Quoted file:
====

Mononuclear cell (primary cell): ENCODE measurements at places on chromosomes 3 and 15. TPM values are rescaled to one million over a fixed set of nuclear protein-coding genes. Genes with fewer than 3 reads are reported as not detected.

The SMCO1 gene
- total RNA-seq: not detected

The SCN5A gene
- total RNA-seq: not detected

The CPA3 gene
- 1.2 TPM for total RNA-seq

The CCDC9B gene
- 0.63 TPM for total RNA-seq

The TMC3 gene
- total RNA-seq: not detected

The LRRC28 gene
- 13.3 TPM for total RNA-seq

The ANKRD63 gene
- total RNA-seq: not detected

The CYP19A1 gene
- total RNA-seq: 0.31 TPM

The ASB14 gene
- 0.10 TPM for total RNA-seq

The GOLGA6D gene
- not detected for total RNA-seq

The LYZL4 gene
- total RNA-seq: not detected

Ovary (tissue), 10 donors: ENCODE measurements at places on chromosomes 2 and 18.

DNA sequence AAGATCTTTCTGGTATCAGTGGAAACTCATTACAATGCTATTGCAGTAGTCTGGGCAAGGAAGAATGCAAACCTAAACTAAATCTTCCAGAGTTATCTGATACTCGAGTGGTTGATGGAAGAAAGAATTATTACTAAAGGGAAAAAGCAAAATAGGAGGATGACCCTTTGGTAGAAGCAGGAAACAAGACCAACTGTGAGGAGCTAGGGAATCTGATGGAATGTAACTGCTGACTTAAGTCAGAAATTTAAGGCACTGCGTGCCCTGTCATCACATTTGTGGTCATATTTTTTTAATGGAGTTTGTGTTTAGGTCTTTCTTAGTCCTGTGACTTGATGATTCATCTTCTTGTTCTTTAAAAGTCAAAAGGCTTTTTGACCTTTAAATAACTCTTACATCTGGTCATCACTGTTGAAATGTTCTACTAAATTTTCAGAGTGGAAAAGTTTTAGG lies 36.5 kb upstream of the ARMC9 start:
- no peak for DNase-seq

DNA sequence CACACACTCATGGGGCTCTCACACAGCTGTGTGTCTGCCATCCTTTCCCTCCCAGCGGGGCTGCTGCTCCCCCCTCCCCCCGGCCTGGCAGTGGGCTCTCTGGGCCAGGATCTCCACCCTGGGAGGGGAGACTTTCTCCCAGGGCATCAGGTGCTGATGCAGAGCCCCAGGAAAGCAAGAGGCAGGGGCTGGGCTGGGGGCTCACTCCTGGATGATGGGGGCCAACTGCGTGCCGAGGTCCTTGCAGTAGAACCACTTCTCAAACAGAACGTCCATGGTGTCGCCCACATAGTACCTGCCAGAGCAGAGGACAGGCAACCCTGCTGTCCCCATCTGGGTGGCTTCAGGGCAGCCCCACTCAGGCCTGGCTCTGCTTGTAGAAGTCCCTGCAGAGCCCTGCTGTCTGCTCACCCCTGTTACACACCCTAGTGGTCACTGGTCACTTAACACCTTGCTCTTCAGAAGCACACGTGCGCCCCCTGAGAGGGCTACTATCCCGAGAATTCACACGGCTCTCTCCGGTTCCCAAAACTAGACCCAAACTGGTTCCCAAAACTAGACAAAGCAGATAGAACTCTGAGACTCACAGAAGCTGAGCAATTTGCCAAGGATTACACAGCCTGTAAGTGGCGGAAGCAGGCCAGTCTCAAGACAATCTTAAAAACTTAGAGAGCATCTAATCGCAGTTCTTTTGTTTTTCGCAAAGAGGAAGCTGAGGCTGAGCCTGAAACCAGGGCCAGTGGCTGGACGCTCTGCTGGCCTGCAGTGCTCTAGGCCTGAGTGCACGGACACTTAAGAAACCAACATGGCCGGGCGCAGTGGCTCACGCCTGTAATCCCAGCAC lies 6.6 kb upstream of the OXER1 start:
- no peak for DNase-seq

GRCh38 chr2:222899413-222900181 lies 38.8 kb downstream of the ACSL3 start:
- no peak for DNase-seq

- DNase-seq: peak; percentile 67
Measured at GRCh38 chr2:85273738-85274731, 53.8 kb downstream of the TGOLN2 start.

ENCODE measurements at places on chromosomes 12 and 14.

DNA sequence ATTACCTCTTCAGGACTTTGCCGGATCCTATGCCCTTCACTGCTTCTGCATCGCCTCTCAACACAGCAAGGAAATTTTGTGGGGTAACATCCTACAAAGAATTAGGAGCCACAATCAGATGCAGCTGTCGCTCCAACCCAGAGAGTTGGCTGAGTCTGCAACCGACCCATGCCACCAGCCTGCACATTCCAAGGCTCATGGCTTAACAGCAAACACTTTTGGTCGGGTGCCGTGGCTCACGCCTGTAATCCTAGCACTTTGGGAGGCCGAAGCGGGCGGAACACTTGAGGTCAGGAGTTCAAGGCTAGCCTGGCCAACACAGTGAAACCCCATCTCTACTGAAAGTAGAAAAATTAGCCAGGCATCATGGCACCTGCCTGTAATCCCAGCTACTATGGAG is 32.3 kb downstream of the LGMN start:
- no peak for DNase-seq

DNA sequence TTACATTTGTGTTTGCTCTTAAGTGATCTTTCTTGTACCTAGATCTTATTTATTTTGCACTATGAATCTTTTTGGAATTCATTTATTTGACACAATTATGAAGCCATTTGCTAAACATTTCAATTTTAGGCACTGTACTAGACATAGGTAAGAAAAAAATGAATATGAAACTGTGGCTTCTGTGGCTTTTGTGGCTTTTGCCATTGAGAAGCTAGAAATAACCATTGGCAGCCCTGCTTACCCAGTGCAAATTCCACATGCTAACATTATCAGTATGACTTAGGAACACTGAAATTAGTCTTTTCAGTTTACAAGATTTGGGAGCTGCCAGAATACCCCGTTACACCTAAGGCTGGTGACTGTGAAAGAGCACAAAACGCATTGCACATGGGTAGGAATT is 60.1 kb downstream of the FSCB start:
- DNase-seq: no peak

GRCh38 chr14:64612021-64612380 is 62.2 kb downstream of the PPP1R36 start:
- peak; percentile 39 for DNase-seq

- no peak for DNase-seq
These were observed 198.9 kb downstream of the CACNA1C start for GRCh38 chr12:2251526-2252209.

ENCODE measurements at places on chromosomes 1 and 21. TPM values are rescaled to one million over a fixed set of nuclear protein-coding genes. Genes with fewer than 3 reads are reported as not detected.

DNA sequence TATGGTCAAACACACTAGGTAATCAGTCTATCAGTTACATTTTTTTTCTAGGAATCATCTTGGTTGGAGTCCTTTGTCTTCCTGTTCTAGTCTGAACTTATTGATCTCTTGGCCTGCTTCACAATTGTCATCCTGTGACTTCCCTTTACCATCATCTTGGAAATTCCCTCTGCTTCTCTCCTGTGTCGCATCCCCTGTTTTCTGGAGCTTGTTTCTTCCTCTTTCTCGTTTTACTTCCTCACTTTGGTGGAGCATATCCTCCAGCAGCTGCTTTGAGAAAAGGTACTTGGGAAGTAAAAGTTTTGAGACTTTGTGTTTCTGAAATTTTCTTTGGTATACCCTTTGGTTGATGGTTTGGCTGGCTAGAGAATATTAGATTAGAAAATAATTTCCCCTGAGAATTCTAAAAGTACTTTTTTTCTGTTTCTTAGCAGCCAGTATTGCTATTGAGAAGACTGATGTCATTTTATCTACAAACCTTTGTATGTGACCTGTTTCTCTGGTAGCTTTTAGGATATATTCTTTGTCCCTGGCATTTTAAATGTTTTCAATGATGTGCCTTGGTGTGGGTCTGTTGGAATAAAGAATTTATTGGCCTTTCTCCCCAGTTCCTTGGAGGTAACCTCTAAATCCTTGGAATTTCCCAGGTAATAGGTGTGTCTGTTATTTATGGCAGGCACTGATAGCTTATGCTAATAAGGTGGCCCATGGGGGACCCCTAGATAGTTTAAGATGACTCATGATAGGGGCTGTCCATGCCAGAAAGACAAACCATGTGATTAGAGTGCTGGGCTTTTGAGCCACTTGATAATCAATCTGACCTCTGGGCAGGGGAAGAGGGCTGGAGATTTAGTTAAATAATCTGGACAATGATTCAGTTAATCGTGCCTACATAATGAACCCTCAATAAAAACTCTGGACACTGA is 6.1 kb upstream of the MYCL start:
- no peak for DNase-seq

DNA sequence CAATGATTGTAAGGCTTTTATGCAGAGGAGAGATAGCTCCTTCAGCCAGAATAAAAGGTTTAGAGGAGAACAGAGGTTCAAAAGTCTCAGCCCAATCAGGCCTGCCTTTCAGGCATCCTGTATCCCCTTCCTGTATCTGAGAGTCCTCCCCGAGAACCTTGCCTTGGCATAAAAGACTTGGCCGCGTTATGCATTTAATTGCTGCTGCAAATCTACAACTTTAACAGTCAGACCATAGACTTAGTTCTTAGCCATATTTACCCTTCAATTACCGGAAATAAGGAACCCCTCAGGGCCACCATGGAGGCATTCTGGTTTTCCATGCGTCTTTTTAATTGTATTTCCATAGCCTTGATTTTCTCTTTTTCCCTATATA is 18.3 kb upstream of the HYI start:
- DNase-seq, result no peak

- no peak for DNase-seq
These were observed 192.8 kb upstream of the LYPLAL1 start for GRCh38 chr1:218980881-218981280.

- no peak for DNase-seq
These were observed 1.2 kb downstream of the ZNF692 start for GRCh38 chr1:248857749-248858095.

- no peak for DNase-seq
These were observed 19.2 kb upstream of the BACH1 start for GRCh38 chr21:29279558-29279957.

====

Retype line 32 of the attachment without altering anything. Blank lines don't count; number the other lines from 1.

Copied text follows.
Measured at GRCh38 chr2:85273738-85274731, 53.8 kb downstream of the TGOLN2 start.